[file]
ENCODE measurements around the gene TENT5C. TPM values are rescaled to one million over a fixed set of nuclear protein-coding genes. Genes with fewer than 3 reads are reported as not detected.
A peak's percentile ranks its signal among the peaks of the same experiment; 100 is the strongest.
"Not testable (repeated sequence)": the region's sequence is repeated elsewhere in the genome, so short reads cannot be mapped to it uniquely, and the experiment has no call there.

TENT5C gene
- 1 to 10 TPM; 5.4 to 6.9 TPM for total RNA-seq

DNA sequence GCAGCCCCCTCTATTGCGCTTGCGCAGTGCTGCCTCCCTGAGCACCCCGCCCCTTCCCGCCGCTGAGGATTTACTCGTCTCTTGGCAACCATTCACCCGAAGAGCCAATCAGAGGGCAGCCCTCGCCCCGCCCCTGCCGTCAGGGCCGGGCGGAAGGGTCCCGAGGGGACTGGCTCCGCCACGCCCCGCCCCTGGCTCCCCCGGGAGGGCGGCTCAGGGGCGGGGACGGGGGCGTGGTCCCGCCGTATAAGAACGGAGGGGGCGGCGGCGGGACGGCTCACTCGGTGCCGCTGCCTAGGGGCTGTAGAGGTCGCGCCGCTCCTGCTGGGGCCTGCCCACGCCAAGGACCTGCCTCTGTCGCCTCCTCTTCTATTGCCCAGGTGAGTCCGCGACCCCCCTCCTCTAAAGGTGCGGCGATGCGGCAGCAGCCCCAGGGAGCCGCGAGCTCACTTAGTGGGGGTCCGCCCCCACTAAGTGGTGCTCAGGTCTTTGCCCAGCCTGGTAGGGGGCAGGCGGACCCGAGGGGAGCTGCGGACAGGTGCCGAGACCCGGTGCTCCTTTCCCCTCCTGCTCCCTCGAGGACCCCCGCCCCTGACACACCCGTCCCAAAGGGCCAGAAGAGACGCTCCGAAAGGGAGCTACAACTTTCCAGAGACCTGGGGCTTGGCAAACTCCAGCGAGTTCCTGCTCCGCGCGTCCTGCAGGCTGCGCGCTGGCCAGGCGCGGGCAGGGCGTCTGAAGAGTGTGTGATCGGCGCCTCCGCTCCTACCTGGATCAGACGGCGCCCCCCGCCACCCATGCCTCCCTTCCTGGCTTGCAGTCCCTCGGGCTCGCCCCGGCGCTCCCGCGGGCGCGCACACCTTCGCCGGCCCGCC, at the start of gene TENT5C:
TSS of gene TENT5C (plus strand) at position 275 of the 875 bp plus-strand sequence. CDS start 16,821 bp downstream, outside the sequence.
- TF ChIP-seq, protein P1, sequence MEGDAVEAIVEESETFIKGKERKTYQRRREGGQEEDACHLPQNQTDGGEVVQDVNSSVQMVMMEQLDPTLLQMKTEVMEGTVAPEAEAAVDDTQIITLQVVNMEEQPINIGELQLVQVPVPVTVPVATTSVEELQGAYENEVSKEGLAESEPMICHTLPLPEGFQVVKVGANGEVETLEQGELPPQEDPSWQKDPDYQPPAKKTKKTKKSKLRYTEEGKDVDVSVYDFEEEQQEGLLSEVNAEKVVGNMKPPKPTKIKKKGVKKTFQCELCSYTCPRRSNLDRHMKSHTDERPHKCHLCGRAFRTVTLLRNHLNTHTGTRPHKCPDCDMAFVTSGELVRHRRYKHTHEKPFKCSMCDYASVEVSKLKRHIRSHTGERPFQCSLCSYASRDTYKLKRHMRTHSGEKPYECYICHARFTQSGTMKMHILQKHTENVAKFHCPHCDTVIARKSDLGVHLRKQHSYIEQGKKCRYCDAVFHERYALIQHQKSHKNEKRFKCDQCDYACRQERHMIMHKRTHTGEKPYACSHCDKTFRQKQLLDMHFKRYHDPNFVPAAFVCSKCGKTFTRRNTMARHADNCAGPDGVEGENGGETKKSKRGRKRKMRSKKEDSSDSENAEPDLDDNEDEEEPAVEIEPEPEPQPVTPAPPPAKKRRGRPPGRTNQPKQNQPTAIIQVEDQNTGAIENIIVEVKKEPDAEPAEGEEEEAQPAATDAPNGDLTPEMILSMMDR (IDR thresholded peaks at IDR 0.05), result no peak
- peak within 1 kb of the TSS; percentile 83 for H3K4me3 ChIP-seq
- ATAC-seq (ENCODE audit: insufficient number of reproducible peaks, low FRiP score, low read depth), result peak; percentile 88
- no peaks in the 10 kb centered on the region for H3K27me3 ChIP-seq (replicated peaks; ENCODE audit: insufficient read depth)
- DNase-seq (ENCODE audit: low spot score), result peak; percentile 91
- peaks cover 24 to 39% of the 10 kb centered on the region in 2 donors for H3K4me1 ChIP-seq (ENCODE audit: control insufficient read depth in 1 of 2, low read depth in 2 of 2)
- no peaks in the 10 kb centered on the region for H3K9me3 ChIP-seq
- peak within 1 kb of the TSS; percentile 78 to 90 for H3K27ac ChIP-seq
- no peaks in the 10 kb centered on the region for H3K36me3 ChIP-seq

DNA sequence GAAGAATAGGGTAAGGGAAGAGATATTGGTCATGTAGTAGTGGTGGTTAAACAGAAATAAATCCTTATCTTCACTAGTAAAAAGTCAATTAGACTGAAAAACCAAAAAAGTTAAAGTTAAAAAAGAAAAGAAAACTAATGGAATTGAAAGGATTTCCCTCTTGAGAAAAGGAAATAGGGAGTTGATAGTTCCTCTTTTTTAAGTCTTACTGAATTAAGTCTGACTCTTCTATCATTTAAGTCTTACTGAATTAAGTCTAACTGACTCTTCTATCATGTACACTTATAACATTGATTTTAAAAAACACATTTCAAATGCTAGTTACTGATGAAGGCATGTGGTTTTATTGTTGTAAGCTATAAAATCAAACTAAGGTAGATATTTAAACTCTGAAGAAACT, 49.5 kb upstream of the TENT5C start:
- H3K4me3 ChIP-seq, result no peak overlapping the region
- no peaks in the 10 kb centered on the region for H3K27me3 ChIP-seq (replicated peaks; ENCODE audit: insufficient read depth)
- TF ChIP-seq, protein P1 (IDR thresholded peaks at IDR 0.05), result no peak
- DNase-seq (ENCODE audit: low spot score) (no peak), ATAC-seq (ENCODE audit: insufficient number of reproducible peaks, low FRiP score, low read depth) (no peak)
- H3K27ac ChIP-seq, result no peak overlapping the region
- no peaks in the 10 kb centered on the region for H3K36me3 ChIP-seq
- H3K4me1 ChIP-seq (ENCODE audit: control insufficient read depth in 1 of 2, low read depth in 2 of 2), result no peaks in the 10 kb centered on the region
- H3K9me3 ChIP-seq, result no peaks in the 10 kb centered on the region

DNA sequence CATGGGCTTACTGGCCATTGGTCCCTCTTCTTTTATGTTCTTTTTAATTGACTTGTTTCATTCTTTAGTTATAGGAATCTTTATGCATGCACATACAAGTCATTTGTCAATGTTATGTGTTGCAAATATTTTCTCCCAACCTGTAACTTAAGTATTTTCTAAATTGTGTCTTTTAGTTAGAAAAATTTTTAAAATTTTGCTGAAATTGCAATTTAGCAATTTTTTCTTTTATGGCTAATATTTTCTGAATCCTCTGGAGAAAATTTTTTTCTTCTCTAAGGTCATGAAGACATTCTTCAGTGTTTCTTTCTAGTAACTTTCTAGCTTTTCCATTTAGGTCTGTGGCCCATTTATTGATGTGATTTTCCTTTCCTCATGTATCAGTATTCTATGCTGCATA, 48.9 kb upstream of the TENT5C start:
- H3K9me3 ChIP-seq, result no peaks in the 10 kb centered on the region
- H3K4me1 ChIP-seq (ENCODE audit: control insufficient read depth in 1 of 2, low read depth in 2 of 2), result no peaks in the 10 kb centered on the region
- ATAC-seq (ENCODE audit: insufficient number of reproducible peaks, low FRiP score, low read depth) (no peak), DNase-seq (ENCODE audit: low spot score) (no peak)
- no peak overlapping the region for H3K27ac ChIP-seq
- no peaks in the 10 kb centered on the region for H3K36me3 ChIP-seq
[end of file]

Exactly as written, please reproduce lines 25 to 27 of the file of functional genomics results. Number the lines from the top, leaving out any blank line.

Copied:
- H3K9me3 ChIP-seq, result no peaks in the 10 kb centered on the region

DNA sequence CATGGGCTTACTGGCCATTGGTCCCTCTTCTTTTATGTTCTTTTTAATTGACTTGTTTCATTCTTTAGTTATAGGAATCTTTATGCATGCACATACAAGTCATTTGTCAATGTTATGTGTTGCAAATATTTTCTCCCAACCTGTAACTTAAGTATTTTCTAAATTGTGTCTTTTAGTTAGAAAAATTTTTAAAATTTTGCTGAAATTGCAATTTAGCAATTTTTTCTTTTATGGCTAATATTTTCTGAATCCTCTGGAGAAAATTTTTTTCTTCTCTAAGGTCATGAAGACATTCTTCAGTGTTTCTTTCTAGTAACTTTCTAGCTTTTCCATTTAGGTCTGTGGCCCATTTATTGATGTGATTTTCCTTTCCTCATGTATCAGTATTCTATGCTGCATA, 48.9 kb upstream of the TENT5C start:
- H3K9me3 ChIP-seq, result no peaks in the 10 kb centered on the region